A smile, no matter how genuine or unnatural it is, can relieve stress. This has been suggested by an experiment that rounded 169 people together to observe whether smiling has any effect on stress.
The test required participants to use chopsticks to control facial muscles into producing a neutral expression, a standard smile (contained in the muscles surrounding the mouth, and a Duchenne smile (extends to the eyes). There were also some who were instructed to smile, exhibiting a forced type.
Afterwards, they were given a series of multitasking activities that are highly stressful, which proved very strenuous compounded by the fact that they need to hold chopsticks within their mouths. Heart rates and notable stress changes were monitored throughout the entire task.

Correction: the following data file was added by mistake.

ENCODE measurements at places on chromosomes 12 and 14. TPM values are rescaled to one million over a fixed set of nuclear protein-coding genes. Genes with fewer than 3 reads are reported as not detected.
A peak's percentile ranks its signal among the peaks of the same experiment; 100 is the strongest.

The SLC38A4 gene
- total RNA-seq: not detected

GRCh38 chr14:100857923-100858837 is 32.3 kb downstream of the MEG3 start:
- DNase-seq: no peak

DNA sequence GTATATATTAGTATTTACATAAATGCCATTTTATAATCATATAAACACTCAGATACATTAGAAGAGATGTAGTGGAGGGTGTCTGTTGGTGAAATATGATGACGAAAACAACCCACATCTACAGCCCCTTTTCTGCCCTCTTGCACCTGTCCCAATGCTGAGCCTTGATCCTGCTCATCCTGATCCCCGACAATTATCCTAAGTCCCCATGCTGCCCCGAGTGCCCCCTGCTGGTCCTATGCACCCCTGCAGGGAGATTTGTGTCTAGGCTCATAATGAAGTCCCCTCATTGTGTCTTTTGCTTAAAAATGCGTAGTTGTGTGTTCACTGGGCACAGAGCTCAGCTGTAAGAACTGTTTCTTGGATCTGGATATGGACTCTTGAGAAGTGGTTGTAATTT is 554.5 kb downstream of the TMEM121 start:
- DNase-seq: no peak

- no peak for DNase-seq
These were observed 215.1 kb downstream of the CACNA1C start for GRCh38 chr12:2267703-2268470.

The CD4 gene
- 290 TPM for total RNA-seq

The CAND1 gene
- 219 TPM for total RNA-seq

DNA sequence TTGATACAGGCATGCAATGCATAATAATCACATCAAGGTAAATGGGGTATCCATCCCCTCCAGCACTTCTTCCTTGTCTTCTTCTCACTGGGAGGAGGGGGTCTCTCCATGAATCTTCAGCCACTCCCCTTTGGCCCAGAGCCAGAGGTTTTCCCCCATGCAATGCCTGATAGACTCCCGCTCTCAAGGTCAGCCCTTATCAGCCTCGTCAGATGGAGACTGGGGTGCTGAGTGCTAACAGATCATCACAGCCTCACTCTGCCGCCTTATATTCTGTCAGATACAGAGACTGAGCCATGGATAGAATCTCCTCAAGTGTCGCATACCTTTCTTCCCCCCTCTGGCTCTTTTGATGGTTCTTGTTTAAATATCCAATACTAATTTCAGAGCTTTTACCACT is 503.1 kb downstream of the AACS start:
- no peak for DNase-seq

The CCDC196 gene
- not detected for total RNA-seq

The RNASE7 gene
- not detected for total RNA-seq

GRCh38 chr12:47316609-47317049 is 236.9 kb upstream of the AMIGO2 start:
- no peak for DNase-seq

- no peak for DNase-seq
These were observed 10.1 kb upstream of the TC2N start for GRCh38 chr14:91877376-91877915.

Results show that those who were told to smile had better recovery from the stress and incurred lower heart rates compared to those told to keep a neutral expression. Furthermore, participants who held a Duchenne smile recovered the best. Interesting enough, people who held fake smiles experienced better relief than the non-smiling group.
This led to the conclusion that smiles — including fake ones — can actually improve stress levels in a person.